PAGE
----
May 6, 2008 (KHARTOUM) — Sudan’s highly politicised census drew to a close on Tuesday with monitors estimating the country was 90 percent covered, although many in the capital Khartoum said they had not yet been counted.
- An enumerator interviews a resident on the opening day of Sudan’s 5th National Population and Housing Census in Khartoum, Sudan Tuesday April 22, 2008. (AP)
The census will help determine wealth and power sharing between Sudan’s north and south — which fought a two-decade long civil war — ahead of next year’s elections, the country’s first democratic vote in 23 years.
But disputes over its content and procedure have delayed it for months and observers fear many may reject its results.
The census was hit by boycotts, demonstrations and lost questionnaires. More than 100 northern monitors were expelled from the south and Darfur rebels said they kidnapped 13 staff.
"We have done it at last and we have done it successfully," said the head of the census monitoring commission Abdel Bagi Gailani. "There is degree of coverage reached which is quite acceptable to me."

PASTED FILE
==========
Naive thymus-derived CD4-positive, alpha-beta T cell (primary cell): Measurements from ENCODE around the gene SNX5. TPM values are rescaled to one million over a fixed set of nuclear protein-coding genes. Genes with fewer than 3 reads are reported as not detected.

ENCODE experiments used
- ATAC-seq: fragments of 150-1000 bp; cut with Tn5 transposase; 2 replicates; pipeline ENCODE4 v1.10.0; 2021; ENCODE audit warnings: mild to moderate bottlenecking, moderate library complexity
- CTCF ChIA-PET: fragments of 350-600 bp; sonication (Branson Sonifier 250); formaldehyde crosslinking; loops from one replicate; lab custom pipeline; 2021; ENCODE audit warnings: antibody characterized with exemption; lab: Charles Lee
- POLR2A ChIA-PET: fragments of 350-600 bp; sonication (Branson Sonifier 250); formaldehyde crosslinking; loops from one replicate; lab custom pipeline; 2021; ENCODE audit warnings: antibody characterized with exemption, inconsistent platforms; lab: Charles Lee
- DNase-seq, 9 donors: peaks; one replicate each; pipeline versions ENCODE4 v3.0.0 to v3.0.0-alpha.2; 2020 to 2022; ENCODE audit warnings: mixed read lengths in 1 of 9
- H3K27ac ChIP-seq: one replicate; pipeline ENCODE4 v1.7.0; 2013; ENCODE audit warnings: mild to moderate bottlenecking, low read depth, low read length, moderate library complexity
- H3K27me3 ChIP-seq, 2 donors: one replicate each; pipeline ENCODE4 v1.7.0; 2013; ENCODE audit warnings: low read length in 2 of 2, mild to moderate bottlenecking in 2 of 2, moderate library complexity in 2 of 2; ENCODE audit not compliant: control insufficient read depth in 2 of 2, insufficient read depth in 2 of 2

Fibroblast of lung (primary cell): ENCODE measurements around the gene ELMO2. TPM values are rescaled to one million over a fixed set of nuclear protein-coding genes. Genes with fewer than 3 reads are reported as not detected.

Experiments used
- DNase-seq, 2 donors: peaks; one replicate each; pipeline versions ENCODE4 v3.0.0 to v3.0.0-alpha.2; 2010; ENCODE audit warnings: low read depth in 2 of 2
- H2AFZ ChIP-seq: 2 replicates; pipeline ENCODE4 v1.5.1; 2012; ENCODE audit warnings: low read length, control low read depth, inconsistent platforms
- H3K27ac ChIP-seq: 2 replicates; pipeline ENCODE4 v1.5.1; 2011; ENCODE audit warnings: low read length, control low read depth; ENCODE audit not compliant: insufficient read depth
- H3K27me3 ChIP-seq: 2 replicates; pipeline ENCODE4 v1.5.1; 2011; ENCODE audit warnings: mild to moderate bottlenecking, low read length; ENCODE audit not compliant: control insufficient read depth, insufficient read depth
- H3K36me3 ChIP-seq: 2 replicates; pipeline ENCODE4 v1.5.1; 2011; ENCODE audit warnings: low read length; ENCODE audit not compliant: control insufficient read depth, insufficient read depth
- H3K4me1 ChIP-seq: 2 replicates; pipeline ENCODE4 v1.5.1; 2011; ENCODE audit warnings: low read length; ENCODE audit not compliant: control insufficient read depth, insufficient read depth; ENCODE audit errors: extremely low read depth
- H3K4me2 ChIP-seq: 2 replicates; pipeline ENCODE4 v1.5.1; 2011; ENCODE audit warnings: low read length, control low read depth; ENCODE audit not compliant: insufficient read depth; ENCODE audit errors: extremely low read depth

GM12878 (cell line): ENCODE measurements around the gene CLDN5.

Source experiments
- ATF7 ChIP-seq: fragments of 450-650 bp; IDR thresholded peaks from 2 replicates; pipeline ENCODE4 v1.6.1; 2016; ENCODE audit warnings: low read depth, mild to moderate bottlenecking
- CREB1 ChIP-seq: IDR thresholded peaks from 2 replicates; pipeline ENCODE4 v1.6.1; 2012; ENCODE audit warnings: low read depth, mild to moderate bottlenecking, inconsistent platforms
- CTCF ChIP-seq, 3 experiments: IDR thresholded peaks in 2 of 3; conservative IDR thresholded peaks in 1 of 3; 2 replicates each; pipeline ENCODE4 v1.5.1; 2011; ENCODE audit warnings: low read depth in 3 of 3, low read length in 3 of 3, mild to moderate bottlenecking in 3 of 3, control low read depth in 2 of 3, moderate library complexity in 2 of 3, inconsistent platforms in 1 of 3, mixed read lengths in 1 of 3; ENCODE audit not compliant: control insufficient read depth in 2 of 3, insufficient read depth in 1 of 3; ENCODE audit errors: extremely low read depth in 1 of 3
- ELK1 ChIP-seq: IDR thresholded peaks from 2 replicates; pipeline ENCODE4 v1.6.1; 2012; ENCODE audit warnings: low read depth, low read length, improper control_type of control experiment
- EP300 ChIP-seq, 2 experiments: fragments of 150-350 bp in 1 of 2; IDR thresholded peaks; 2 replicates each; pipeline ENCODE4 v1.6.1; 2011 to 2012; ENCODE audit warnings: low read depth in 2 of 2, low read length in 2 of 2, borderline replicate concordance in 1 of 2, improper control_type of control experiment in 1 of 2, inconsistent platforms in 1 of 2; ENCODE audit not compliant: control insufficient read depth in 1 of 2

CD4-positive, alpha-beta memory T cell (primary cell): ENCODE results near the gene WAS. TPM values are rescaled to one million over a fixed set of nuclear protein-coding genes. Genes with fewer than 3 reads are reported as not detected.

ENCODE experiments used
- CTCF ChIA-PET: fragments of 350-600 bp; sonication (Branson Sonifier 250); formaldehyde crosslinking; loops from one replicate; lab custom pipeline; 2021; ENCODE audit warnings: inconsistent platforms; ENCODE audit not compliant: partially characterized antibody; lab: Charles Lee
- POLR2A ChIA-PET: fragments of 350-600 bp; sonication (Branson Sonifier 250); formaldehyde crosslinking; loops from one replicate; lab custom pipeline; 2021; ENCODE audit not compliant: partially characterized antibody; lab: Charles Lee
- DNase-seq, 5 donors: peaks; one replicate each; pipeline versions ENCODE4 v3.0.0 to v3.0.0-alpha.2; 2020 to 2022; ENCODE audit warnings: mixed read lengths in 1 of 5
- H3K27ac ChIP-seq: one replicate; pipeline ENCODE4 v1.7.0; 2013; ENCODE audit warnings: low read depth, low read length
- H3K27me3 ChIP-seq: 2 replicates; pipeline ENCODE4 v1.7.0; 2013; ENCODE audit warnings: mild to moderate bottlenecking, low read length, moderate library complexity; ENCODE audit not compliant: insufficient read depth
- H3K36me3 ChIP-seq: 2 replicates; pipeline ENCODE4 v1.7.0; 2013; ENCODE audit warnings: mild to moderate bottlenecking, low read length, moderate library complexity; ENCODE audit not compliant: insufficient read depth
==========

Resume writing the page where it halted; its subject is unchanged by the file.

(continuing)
"I can guesstimate it as much as 90 percent of the whole of the country — this is a marvellous success," Gailani said.
Sudan’s 2005 north-south peace accord did not cover the separate conflict in its western Darfur region where many people, including those in camps housing some 2 million people, rejected the count because they do not trust the government.
Gailani said West Darfur was covered 85 percent, and North and South Darfur states covered 90 percent.
But people in at least seven districts of Khartoum said they had not been counted and neither had many of their friends and family, raising doubts about the accuracy of the count.
Gailani said he himself had not been counted. He said census staff were considering opening some offices for one or two days after the count so that those who were missed could be included.
In the south many said it was unlikely everyone would be counted before the end of the day on Tuesday.
Gabriel Duar, a local official in the rural south, said some people would be left out of the census because he had no boat to cross a river and count people on the other side.
"We don’t have an area that has reached 100 percent," southern Sudan’s Commission for Census, Statistics and Evaluation head Isaiah Chol Aruai told journalists.
"(But) there’s no state below 80 or 85 percent".
Aruai said challenges included insecurity, heavy and early rains and larger-than-expected numbers of people in some areas.
Large numbers of refugees and people displaced by the north-south conflict had returned home since mapping was completed a year ago, rendered it inaccurate, Arwai said.